Everybody knows this guy. It doesn’t matter if you are a scientist, engineer, musician, athlete or an office worker. Albert Einstein is amazing simply for the single achievement of becoming the “rock star” of scientists. The only other scientist to ever come close to his level of world wide fame might be Sir Isaac Newton (whom we will introduce next post).

So why all the fame? Do you know just what it was that made this guy so great? Sure he’s smart, but there are tons of smart scientists out there that are virtually unknown (in fact most of them are pretty obscure).

Here’s one reason:

**E=mc ^{2}**

^{ }

One of the most simple and elegant science equations ever written. Only 3 letters (variables) and one is usually always constant (c). But why? What does this equation *mean*? Just why is it so important?

First off, since this blog is written for those with no science and math background, lets make sure we understand just how simple and easy a math equation is to understand. I know, most math equations look like greek to most people, but they are actually *very* easy to comprehend by *anyone, *way more easy than learning another language (the author is currently learning French)*.*

So, lets start off by translating this equation into English. After all, every math equation is just another form of a “sentence” expressed in the language of algebra.

What this equation says in English is simple: **All the energy (E) in an object has to be equal to the amount of mass (m) in the object multiplied by speed of light (c) squared**.

(Notice how math reduced all that text down to three letters with no loss of meaning. This is one reason why math is considered the "universal language")

A “square” is a simple concept you learned way back in grade school. It’s a number multiplied by itself. So the square of 8 is simply 8 times 8, which equals 64. Here’s the deal, the bigger the number you are squaring, the bigger the total square is going to be. In this case, “C” is the speed of light, which is an amazingly big number: 671 *million* miles per hour to be exact. Think about that for a minute, how fast does your car go? This can only mean that when we square this number by multiplying it by itself, we are going to be left with one *insanely huge* number: 450,241 TRILLION. That’s a hell of a number. One that the human mind, even Einstein's, cannot truly comprehend.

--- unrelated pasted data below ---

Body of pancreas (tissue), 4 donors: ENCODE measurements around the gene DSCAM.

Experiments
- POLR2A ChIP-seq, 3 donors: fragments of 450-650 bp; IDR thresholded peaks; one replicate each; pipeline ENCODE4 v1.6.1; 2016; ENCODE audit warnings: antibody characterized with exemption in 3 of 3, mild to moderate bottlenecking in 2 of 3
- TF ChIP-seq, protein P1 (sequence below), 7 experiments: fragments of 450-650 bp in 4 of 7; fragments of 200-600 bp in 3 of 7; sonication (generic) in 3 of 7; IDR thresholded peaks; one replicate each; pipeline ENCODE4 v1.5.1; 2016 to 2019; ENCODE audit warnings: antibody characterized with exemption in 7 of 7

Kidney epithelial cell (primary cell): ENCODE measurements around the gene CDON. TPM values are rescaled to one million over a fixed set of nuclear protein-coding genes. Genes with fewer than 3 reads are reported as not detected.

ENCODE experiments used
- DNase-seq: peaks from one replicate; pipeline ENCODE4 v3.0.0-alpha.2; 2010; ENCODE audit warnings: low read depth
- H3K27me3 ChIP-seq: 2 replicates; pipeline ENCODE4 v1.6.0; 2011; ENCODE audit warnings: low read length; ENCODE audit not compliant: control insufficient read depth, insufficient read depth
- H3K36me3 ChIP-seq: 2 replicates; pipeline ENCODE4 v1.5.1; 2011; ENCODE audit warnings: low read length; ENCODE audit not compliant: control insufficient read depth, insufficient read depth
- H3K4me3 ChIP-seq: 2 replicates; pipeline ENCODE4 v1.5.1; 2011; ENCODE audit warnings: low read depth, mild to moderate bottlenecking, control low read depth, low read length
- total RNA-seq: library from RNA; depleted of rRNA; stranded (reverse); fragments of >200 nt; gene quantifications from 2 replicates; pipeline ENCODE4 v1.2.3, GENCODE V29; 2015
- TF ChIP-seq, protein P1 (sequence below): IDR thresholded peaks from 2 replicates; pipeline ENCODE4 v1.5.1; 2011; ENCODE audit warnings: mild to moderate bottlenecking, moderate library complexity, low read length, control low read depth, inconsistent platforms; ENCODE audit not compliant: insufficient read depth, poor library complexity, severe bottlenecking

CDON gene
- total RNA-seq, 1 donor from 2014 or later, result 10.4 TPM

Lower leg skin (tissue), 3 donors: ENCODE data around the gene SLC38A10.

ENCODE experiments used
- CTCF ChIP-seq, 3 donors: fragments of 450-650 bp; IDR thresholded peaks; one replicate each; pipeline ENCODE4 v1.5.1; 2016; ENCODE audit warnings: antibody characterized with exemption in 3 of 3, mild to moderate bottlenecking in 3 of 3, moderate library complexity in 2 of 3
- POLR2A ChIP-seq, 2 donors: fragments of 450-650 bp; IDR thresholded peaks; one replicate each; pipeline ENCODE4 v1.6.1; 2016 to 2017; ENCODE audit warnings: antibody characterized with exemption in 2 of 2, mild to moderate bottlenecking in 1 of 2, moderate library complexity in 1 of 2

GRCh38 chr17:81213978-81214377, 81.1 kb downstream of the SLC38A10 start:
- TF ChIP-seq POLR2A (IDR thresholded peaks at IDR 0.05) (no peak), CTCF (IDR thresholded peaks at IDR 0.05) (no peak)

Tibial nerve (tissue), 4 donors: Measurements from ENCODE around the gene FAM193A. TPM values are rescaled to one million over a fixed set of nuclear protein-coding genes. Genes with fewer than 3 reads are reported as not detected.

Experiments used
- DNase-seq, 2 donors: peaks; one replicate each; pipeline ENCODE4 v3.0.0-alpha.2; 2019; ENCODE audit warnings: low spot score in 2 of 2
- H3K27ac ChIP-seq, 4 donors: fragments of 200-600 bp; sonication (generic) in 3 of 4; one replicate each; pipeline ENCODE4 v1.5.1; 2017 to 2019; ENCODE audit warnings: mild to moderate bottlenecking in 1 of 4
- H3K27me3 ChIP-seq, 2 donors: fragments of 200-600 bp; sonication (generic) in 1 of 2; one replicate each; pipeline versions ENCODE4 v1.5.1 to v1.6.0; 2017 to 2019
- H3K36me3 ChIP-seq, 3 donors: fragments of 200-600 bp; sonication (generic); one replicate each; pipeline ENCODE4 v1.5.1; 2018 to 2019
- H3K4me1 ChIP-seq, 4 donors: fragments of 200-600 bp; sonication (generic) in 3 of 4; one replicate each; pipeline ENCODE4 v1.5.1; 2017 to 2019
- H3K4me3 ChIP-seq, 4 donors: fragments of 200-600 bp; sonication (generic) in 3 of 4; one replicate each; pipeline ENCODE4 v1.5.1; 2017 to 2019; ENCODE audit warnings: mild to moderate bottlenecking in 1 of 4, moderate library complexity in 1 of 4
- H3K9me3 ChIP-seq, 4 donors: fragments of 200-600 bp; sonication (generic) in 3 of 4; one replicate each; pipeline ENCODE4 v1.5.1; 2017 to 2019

So the basic idea here is that “c^{2}” is big…really, really, really big. Now what happens when you multiply this huge amount with any other number (in this case, an object's mass)? Even if the number is very very small you will still be left with a huge number in the end.

So what this equation is saying is that there is *a hell of a lot of energy stored in even the smallest amount of matter*. So much energy in fact, that if you could release it, you’d end up with this:

That’s right, nuclear fission is the process of splitting apart a very small amount of matter (just a couple of atoms). Most of that matter is released in the form of “radiation”, which for our purposes is the same thing as energy. Light, heat, gamma rays, x-rays…etc are all forms of radiation or energy. We see the light and feel the heat from the explosion; we don’t see the huge amount of energy that is released as harmful radiation. But its in there.

This is what Einstein is partly famous for (we’ll get into some other cool things later).

But the basic understanding here, that everyone can easily understand, is that Einstein discovered a basic law of nature. A law that states that every little bit of matter that exists in the universe is actually an extremely dense form of tightly packed energy. A similar (but not entirely accurate) way to think of this is: matter is like energy that has been “frozen” down to a really small space.

Now, the next time you see a picture of Einstein, watch a video of a nuclear explosion or see the most famous equation in the history of science, you'll know exactly how they are all related and exactly what they mean. In fact, you now have the same understanding as a scientist...just with out a lot of the math that was used to prove it!

"I've never needed MC Squared in my life. The fella who invented the video, I watch one a day".

ReplyDelete-Karl Pilkington

I think he is amazing MC squared is fantastic, it has helped me so much!!!!

ReplyDeleteThank you Einstien!!!:-P

That is soooo wierd dude!!!

ReplyDeleteGet a life!!!!